Working from Home during and post Covid-19
The planet earth has been through a lot. From natural disasters, to plagues and wars that ravaged different parts of the world at different times. But we have never seen anything quite like this. Never in the history of the world has the whole entire planet ever been put in a lock-down at the same time.
It is safe to say that we are living through history being made. Covid-19 has thrown many professionals into unemployment and a lot more into remote work, all over the world. Many companies are implementing voluntary or mandatory work-from-home policies.
We have put together a few tips and guidelines that can help anybody struggling with this new reality to remain productive and achieve their goals.
1. Designate a Workspace or Home Office For people who are used to going to the office every day, the separation between work and home is physical and easy to navigate. And this makes working from home can be challenging as you try to separate work from home. If you have enough space at home, you can dedicate a room to your work area. Get a table, chair and a few decorations to make the space feel like work. If you live in a smaller apartment and do not have enough room, you can pick a small corner and make it your workspace. it should feel as separate from the rest of your home as possible. Entering your workspace will help you turn “on” at the beginning of the day and get down to work. On the other hand, leaving your workspace will also help you turn “off” at the end of the day and fully disengage.
2. Keep Clearly Defined Working Hours. Just as you designate and separate your physical workspace, you should be clear about when you’re working and when you’re not. You’ll get your best work done and be most ready to transition back to the office if you stick with your regular hours. Plus, if your role is collaborative, being on the same schedule as your coworkers makes everything much easier. If you live with other people, this separation is even more critical. Communicate with the people you live with to establish boundaries so you can cut down on distractions during the workday—and then disconnect and give the people you care about your full attention. Having a separate time and space to work will allow you to be more present in your home life.
3. Find a buddy One of the effects of working from home is the feeling of isolation and loneliness. Humans are social animals and we are not built to be or work alone. To help fill the socializing gap while working remotely, experts recommend finding a colleague you can hit up when you’re feeling the need to chat with someone. Alternatively, buddy up with a friend who works elsewhere and is going through the same experience. Hopping on a social video call instead of Slack or text isn’t a bad idea, either.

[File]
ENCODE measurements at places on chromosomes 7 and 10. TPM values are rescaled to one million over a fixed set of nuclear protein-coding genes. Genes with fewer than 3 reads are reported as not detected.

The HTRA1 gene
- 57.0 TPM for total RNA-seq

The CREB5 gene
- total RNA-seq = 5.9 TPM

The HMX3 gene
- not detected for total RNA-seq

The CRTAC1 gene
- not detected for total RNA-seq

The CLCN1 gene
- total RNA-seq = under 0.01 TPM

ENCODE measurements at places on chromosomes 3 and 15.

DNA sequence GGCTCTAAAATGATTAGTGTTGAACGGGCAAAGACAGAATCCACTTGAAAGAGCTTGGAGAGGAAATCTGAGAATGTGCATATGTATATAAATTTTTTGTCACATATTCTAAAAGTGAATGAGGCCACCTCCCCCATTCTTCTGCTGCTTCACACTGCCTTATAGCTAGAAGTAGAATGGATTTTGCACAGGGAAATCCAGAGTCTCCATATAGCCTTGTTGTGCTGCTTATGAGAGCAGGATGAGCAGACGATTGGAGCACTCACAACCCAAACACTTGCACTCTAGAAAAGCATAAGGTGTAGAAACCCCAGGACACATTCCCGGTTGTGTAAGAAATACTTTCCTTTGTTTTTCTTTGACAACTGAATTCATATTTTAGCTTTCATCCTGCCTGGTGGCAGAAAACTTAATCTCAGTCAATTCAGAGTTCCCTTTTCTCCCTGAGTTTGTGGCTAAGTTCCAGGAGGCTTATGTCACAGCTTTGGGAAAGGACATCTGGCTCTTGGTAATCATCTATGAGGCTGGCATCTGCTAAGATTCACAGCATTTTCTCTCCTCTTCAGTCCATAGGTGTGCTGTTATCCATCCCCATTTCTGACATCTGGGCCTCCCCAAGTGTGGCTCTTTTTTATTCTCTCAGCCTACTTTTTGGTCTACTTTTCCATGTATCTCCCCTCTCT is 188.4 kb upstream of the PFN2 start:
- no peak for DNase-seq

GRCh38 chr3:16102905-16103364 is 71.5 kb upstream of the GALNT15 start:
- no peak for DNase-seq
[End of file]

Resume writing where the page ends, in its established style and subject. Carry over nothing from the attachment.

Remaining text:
4. Select and set up your tech, strategically. Working at home can mean overlapping with other family members’ activities and schedules. Andrey Khusid, CEO of Miro, a whiteboarding platform for team collaboration, encourages having multiple devices enabled with all of your work apps. This helps you be as flexible as possible. “For complex and collaborative work, connect your laptop to a large monitor so you can easily navigate between tools for videoconferencing, chatting, project management and whiteboarding,” says Khusid. “Rely on your tablet or smartphone — with their long battery life and webcam — for quick Slack responses or hours of Zoom calls as you’re on the go." Khusid’s remote tech stack includes: • Zoom — for videoconferencing • Slack — for chat • Confluence — for internal wiki • Miro — for ideation, strategy and project planning, central project hub, presentations • Google Suite — for spreadsheets, simple docs 5. Communication is key If you don’t usually work from home, chances are there will be some bumps in the road if you have to suddenly go fully remote. The key to steering through these bumps is communication—especially with your manager and direct reports. Either before you make the switch or as soon as you know it’s happening, come up with a plan that lays out expectations for how often you should check in and how you’ll convey any changes or new assignments to one another. Do the same with anyone you usually work collaboratively with throughout the day. We are in the middle of a new world order. Even after the covid-19 pandemic is over, things will never be the same. A lot will change especially in the labour market and we all must be prepared and ready to go with the flow. Remember to practice basic hygiene, maintain social distancing and stay informed. Humanity will prevail.